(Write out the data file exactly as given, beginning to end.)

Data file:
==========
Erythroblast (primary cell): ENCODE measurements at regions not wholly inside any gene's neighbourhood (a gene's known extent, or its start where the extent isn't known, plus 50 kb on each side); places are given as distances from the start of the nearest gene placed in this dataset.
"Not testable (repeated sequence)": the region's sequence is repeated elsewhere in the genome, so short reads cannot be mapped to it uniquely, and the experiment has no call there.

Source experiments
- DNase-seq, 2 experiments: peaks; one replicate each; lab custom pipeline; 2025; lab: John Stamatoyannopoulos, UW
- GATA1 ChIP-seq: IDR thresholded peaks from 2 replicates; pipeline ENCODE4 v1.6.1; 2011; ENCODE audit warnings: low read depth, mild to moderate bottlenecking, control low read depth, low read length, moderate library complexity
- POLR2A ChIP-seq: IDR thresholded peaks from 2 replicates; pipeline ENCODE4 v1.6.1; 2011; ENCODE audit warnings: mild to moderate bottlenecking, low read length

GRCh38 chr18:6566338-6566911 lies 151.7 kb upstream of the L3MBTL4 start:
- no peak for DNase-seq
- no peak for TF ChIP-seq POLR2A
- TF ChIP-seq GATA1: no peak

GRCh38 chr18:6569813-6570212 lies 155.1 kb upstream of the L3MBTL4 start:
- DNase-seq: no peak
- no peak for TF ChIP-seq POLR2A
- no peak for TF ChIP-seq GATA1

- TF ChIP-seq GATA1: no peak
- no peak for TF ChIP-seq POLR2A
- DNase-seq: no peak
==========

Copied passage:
Erythroblast (primary cell): ENCODE measurements at regions not wholly inside any gene's neighbourhood (a gene's known extent, or its start where the extent isn't known, plus 50 kb on each side); places are given as distances from the start of the nearest gene placed in this dataset.
"Not testable (repeated sequence)": the region's sequence is repeated elsewhere in the genome, so short reads cannot be mapped to it uniquely, and the experiment has no call there.

Source experiments
- DNase-seq, 2 experiments: peaks; one replicate each; lab custom pipeline; 2025; lab: John Stamatoyannopoulos, UW
- GATA1 ChIP-seq: IDR thresholded peaks from 2 replicates; pipeline ENCODE4 v1.6.1; 2011; ENCODE audit warnings: low read depth, mild to moderate bottlenecking, control low read depth, low read length, moderate library complexity
- POLR2A ChIP-seq: IDR thresholded peaks from 2 replicates; pipeline ENCODE4 v1.6.1; 2011; ENCODE audit warnings: mild to moderate bottlenecking, low read length

GRCh38 chr18:6566338-6566911 lies 151.7 kb upstream of the L3MBTL4 start:
- no peak for DNase-seq
- no peak for TF ChIP-seq POLR2A
- TF ChIP-seq GATA1: no peak

GRCh38 chr18:6569813-6570212 lies 155.1 kb upstream of the L3MBTL4 start:
- DNase-seq: no peak
- no peak for TF ChIP-seq POLR2A
- no peak for TF ChIP-seq GATA1

- TF ChIP-seq GATA1: no peak
- no peak for TF ChIP-seq POLR2A
- DNase-seq: no peak